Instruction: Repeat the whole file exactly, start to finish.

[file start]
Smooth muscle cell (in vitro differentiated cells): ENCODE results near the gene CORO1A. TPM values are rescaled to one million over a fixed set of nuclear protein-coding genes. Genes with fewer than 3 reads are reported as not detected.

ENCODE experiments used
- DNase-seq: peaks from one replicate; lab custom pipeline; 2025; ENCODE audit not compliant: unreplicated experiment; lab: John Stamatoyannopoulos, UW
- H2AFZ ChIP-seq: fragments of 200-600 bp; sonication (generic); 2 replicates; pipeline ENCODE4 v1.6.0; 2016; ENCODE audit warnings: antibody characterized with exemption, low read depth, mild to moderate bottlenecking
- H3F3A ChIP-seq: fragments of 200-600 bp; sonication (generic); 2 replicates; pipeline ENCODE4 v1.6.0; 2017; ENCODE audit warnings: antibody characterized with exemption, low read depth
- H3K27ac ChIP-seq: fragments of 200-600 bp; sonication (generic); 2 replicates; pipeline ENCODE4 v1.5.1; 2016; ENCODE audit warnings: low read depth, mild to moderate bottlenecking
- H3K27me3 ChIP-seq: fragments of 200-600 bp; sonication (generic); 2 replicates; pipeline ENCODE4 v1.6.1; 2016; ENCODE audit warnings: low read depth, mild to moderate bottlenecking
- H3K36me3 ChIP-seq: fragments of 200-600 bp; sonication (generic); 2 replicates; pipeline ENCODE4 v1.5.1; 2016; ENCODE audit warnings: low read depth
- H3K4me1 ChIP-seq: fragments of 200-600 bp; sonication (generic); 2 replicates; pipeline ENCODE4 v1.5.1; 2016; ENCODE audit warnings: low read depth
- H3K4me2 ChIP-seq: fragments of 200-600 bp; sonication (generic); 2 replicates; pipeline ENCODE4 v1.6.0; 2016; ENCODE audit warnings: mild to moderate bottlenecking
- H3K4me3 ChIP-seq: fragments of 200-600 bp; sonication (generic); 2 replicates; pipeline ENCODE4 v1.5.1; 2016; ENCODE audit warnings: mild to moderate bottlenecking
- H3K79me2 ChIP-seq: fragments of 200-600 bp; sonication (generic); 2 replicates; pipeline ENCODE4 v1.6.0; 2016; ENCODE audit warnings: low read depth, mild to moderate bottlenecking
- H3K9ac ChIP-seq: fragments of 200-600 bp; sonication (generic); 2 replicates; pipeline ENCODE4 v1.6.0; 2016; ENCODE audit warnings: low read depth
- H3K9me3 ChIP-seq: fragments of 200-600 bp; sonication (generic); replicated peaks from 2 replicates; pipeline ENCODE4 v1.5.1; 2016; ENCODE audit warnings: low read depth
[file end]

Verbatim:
Smooth muscle cell (in vitro differentiated cells): ENCODE results near the gene CORO1A. TPM values are rescaled to one million over a fixed set of nuclear protein-coding genes. Genes with fewer than 3 reads are reported as not detected.

ENCODE experiments used
- DNase-seq: peaks from one replicate; lab custom pipeline; 2025; ENCODE audit not compliant: unreplicated experiment; lab: John Stamatoyannopoulos, UW
- H2AFZ ChIP-seq: fragments of 200-600 bp; sonication (generic); 2 replicates; pipeline ENCODE4 v1.6.0; 2016; ENCODE audit warnings: antibody characterized with exemption, low read depth, mild to moderate bottlenecking
- H3F3A ChIP-seq: fragments of 200-600 bp; sonication (generic); 2 replicates; pipeline ENCODE4 v1.6.0; 2017; ENCODE audit warnings: antibody characterized with exemption, low read depth
- H3K27ac ChIP-seq: fragments of 200-600 bp; sonication (generic); 2 replicates; pipeline ENCODE4 v1.5.1; 2016; ENCODE audit warnings: low read depth, mild to moderate bottlenecking
- H3K27me3 ChIP-seq: fragments of 200-600 bp; sonication (generic); 2 replicates; pipeline ENCODE4 v1.6.1; 2016; ENCODE audit warnings: low read depth, mild to moderate bottlenecking
- H3K36me3 ChIP-seq: fragments of 200-600 bp; sonication (generic); 2 replicates; pipeline ENCODE4 v1.5.1; 2016; ENCODE audit warnings: low read depth
- H3K4me1 ChIP-seq: fragments of 200-600 bp; sonication (generic); 2 replicates; pipeline ENCODE4 v1.5.1; 2016; ENCODE audit warnings: low read depth
- H3K4me2 ChIP-seq: fragments of 200-600 bp; sonication (generic); 2 replicates; pipeline ENCODE4 v1.6.0; 2016; ENCODE audit warnings: mild to moderate bottlenecking
- H3K4me3 ChIP-seq: fragments of 200-600 bp; sonication (generic); 2 replicates; pipeline ENCODE4 v1.5.1; 2016; ENCODE audit warnings: mild to moderate bottlenecking
- H3K79me2 ChIP-seq: fragments of 200-600 bp; sonication (generic); 2 replicates; pipeline ENCODE4 v1.6.0; 2016; ENCODE audit warnings: low read depth, mild to moderate bottlenecking
- H3K9ac ChIP-seq: fragments of 200-600 bp; sonication (generic); 2 replicates; pipeline ENCODE4 v1.6.0; 2016; ENCODE audit warnings: low read depth
- H3K9me3 ChIP-seq: fragments of 200-600 bp; sonication (generic); replicated peaks from 2 replicates; pipeline ENCODE4 v1.5.1; 2016; ENCODE audit warnings: low read depth